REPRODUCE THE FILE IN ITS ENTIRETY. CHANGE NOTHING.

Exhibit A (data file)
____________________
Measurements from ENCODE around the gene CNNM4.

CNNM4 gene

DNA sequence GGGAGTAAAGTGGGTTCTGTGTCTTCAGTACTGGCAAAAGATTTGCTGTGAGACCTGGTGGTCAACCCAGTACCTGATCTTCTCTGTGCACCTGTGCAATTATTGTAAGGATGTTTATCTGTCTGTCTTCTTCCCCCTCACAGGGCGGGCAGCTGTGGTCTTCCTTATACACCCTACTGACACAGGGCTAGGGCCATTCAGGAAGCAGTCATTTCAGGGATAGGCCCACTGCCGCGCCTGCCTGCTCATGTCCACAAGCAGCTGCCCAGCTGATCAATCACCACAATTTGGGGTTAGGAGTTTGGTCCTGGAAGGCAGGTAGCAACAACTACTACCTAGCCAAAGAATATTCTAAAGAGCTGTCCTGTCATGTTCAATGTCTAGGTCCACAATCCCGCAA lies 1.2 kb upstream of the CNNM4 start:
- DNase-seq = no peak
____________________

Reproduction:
Measurements from ENCODE around the gene CNNM4.

CNNM4 gene

DNA sequence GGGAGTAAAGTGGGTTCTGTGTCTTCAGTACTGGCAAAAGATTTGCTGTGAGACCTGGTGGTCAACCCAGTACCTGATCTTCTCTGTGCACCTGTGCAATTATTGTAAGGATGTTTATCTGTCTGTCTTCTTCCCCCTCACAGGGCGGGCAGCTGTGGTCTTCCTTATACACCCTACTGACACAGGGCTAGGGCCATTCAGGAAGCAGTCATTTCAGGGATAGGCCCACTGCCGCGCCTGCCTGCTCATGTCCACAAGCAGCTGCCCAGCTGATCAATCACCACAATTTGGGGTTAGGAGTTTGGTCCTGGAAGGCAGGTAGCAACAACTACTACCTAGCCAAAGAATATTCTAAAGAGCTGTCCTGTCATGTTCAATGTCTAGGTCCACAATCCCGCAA lies 1.2 kb upstream of the CNNM4 start:
- DNase-seq = no peak